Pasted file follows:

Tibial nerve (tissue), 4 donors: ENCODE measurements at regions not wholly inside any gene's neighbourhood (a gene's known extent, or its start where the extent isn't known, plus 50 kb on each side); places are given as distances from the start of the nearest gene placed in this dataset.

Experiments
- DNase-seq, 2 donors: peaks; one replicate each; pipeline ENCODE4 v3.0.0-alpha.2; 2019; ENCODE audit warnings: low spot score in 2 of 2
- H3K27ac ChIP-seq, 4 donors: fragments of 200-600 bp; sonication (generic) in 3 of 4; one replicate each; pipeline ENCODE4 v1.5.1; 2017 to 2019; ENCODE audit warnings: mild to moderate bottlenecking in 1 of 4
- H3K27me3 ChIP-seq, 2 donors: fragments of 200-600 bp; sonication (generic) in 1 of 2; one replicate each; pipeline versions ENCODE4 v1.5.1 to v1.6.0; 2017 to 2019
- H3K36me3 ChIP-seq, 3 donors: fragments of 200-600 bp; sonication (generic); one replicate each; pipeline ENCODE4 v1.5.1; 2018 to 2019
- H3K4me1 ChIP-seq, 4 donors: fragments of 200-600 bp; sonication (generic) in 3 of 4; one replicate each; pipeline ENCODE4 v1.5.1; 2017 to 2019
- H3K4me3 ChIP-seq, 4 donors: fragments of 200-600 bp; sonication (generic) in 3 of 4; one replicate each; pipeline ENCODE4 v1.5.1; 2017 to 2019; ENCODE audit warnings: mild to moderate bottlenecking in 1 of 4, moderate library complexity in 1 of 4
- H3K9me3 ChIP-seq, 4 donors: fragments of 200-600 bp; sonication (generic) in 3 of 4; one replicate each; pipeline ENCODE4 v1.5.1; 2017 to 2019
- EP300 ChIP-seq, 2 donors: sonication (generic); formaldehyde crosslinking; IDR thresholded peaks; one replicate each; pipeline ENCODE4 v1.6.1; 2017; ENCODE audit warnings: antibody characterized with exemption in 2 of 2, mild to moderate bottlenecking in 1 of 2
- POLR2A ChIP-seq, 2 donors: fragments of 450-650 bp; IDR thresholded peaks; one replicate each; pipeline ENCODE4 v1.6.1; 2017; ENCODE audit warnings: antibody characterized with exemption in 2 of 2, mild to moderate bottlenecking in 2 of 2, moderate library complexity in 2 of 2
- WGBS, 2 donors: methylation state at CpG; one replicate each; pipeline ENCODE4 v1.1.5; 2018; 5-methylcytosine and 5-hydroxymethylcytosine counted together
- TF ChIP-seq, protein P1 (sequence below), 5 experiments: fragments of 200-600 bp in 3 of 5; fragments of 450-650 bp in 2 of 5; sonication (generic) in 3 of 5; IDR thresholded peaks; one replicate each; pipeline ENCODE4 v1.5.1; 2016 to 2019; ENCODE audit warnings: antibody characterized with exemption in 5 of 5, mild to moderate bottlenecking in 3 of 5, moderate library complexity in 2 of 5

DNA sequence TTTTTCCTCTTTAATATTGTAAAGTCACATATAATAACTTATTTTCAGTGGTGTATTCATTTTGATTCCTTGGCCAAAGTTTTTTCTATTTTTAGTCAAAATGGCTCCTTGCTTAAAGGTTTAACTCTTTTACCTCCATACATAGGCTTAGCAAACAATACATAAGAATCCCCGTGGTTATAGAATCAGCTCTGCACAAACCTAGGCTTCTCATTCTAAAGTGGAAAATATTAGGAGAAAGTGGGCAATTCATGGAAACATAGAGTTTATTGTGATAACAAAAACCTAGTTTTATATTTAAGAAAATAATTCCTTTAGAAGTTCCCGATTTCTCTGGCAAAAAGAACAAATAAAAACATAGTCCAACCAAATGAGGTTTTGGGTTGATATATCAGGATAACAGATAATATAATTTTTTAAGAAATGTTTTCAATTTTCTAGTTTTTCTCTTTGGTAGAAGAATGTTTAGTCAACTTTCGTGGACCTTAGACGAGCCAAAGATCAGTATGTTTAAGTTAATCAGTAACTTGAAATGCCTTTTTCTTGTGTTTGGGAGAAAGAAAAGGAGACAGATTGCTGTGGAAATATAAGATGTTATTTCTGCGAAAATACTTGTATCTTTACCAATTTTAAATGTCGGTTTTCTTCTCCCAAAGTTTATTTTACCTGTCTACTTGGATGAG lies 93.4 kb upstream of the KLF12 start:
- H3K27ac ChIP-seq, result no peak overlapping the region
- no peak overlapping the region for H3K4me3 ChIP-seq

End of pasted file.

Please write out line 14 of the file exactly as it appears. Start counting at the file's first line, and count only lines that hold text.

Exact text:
DNA sequence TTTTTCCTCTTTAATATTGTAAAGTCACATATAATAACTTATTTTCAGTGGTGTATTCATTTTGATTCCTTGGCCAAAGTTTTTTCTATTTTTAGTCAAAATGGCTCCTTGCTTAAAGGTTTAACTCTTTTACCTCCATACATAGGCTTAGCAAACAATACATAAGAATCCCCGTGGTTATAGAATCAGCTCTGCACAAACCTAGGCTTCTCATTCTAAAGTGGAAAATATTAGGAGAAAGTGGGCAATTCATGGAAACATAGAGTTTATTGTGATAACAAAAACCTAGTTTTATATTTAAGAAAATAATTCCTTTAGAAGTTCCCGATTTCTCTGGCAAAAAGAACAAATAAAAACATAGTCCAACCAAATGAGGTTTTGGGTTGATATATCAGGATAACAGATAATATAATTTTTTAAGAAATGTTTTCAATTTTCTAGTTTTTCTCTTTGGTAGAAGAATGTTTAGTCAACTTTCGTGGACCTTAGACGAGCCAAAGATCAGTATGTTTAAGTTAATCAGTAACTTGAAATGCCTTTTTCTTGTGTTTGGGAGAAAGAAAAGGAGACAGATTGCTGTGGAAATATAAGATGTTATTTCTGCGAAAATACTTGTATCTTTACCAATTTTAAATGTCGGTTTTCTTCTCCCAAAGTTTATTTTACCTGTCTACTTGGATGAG lies 93.4 kb upstream of the KLF12 start: